The Philadelphia Flyers played their first home game of the season last Wednesday and beat the New Jersey Devils 4-0. Home ice is at the Wells Fargo Center, a multi-purpose arena on South Broad Street in South Philly formerly known as Spectrum II. The facility is owned by Comcast Spectacor, which also owns the Flyers, and is capable of accommodating 21,500 fans, concert goers or political conventioneers. It just underwent a four-year renovation costing $265 million. Among its newest features are a 90,000 pound 4K kinetic scoreboard and a room with concrete walls behind a trap door in the Assembly Lounge on the City Terrace Level. Now dubbed the Disassembly Room, it is the first “rage room” in a major professional sports venue. Fans may make reservations, pay $35 apiece or $60 for groups of two, and don a helmet and protective gear for a private 5-minute session to smash, crush and otherwise demolish breakable items including TVs, furniture, dishes, guitars, computer screens and opposing team logos using hockey sticks, baseball bats, and sledgehammers. There is also an observation deck so that family and friends can watch the whole stress-relieving, fan engagement experience.
Rage rooms are said to have originated in Japan but the concept has spread around the world and there are now hundreds of such locales in peaceful cities including Charlotte, Austin, Daytona Beach and Glen Burnie, Maryland. No doubt there are many of us who would like to have a similar space in our own homes or offices right adjacent to the screen where we watch the streaming news all day long and cannot help but react to the wild swings in the markets brought about by algorithmic trading, central bankers talking Fed-speak, any given politician at a media scrum, neighborhood small business bankruptcies, injustices in the courtroom, pro athletes and entertainers opining on matters outside the scope of their expertise, and yes, even beloved teams robbed of hard-earned victories by shoddy officiating.
Bondbuyers might benefit from time thumping some inanimate objects after last week’s sell-off. Risk markets were buoyed last week over leaked prospects for a trade deal with China and some new optimism over a possible Brexit accord. The 2-year Treasury yield increased 19 basis points to 1.59%, the 10-year rose by 20 basis points to 1.72% and the 30-year added 18 basis points to finish the week at 2.19%. Municipals suffered in the latest exit from safe havens, but not as badly. The 2-year AAA general obligation benchmark in fact strengthened by one basis point to yield 1.10% while the 10-year yield jumped 8 basis points to 1.40% and the 30-year rose 9 basis points to close at 2.00%. Investors added $1.4 billion to municipal bond mutual funds last week, and $528 million of the total flowed into high yield funds. The $6.7 billion municipal slate included a $45.9 million North Carolina Medical Care Commission refunding for Galloway Ridge at Fearrington in Pittsboro. HJ Sims served as a co-manager on the non-rated financing structured with a 20 year maturity priced at 5.00% to yield 3.00%. Among other deals in the high yield sector, the Public Finance Authority issued $38.6 million of Baa3 rated taxable capital appreciation bonds due in 2027 for Statler Hilton and Dallas Central Library and $33.6 million of non-rated revenue bonds for the Las Vegas Monorail structured with 30 year term bonds priced at 6.625% to yield 7.034%. The Industrial Development Authority of Tempe, Arizona sold $33.4 million of non-rated senior living revenue bonds for Friendship Village that included a 2054 maturity priced at 5.00% to yield 3.68%. And the State of Ohio came to market with a $26.8 million revenue bond transaction for BBB-minus rated Tiffin University that featured a 30-year term bond priced at 4.00% to yield 3.74%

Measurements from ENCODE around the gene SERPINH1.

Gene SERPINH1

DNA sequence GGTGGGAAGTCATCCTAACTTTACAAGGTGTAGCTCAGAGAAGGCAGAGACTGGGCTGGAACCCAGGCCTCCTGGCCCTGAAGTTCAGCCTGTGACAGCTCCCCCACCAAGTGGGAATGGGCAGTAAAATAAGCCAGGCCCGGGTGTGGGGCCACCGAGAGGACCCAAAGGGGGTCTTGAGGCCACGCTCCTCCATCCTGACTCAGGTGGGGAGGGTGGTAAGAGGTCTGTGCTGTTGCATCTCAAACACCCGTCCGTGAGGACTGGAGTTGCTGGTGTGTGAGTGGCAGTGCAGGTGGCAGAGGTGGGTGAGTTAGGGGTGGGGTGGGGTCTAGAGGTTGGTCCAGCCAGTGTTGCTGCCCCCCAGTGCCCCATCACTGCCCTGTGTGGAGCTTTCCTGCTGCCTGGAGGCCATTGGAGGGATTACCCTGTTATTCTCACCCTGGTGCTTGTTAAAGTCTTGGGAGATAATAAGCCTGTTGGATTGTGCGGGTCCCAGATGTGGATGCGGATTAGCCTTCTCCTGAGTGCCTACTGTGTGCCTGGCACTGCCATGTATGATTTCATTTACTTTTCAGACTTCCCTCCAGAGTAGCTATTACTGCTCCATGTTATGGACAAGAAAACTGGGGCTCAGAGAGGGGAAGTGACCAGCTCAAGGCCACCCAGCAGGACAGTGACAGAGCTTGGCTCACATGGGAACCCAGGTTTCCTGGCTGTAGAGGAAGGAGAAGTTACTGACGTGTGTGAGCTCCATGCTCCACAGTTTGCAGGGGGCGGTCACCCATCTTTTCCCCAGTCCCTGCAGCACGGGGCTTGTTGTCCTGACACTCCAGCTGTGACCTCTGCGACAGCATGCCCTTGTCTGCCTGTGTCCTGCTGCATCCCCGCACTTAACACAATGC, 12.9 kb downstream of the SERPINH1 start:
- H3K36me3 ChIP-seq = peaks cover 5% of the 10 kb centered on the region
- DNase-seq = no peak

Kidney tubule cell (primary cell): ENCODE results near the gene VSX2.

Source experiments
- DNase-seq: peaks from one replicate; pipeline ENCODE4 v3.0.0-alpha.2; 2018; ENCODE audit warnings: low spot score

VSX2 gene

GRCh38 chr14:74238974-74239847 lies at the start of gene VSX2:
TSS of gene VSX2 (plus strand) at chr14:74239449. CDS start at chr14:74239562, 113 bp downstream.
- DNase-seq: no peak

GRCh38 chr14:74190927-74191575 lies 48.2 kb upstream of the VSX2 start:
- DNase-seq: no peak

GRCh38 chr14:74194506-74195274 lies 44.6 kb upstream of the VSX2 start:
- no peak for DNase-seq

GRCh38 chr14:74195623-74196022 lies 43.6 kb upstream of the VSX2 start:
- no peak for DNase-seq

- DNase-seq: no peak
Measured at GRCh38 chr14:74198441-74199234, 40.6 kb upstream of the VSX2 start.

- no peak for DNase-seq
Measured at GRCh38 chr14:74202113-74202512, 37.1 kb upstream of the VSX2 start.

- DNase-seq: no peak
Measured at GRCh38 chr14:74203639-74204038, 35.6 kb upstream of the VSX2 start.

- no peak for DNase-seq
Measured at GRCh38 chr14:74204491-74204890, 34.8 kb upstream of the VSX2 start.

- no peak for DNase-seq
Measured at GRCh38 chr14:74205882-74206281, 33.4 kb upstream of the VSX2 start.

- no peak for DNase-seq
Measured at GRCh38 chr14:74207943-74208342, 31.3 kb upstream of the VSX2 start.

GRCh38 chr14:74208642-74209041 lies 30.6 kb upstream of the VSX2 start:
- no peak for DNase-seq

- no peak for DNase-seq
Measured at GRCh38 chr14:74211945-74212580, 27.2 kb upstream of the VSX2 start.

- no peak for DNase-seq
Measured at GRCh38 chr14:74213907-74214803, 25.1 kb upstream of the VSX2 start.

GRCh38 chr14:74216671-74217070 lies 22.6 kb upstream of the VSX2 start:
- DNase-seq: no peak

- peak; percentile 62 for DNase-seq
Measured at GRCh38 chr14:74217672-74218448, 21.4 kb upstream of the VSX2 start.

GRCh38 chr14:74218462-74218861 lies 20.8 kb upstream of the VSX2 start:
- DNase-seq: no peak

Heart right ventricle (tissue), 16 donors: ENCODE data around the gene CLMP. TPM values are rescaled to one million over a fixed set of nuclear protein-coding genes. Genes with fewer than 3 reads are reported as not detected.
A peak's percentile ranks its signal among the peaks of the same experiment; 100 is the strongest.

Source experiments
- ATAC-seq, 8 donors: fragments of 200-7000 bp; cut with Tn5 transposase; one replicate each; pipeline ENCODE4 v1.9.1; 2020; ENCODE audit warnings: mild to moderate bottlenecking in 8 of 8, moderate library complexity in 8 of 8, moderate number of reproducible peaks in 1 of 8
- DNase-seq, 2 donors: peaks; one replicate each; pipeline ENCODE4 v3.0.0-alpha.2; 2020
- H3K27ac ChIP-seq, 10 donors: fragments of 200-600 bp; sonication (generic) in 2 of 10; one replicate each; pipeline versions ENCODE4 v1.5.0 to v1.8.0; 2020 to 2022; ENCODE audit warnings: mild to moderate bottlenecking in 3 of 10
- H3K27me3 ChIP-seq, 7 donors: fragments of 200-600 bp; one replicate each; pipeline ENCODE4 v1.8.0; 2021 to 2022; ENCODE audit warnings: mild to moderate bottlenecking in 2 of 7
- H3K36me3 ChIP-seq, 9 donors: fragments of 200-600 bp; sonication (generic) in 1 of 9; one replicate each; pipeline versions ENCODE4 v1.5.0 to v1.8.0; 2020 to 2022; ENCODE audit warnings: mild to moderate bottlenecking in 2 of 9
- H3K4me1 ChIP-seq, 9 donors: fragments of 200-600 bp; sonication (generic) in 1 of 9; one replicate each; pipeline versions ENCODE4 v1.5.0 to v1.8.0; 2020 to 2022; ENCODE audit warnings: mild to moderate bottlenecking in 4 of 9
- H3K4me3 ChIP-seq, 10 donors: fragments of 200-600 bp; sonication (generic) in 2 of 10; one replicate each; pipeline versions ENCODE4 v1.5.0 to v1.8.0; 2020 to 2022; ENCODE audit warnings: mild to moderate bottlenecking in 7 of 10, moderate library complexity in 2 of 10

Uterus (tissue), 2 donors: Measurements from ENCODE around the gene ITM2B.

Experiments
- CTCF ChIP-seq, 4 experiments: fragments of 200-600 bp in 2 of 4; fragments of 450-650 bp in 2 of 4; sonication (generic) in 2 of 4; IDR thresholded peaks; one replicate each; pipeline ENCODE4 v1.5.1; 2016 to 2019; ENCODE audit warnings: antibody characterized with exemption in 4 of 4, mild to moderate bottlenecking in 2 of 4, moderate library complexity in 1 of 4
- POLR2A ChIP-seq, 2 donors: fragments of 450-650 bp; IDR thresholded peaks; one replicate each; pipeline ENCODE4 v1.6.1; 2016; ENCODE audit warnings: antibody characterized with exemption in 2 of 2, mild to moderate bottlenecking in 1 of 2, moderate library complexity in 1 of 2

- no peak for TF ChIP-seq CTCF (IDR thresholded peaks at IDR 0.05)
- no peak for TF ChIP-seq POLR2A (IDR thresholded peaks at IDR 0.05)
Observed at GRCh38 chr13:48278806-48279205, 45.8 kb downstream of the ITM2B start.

There will be talk this week at the Democratic debates in Westerville, Ohio, at congressional hearings on The Hill, in the Oval Office and at the political rally in Lake Charles, Louisiana and in the House of Commons in debate on the Queen’s Speech. Fed speakers include James Bullard, Esther George, Mary Daly, Charles Evans, Lael Brainard, Michelle Bowman, John Williams, Rob Kaplan and Richard Clarida. Corporate earnings for the third quarter will spur conversations as will the latest International Monetary Fund World Economic Outlook, the Fed Beige Book, and data releases on retail sales, residential construction and industrial production.
Municipal buyers expect about $12.4 billion of issuance, primarily comprised of taxable bonds. In the tax-exempt sector, there is a $100.8 million BBB-minus rated refunding for Florida Institute of Technology, the California School Finance Authority is bringing a $29 million non-rated deal for Real Journey Academies, and the Danbury Higher Education Authority has a $27.5 million BBB-minus rated transaction for Golden Rule Schools. The New Jersey Economic Development Authority is in the market with a $27.5 million non-rated revenue bond issue for the Black Horse Egg Harbor Township Renewal Project, and a $12 million non-rated financing for Friends of Vineland Public Charter School. The Development Authority of Cobb County, Georgia has a $21 million non-rated refunding for Presbyterian Village Austell, and the City of Chatfield, Minnesota is selling $13.3 million of non-rated bonds for Chosen Valley Care Center.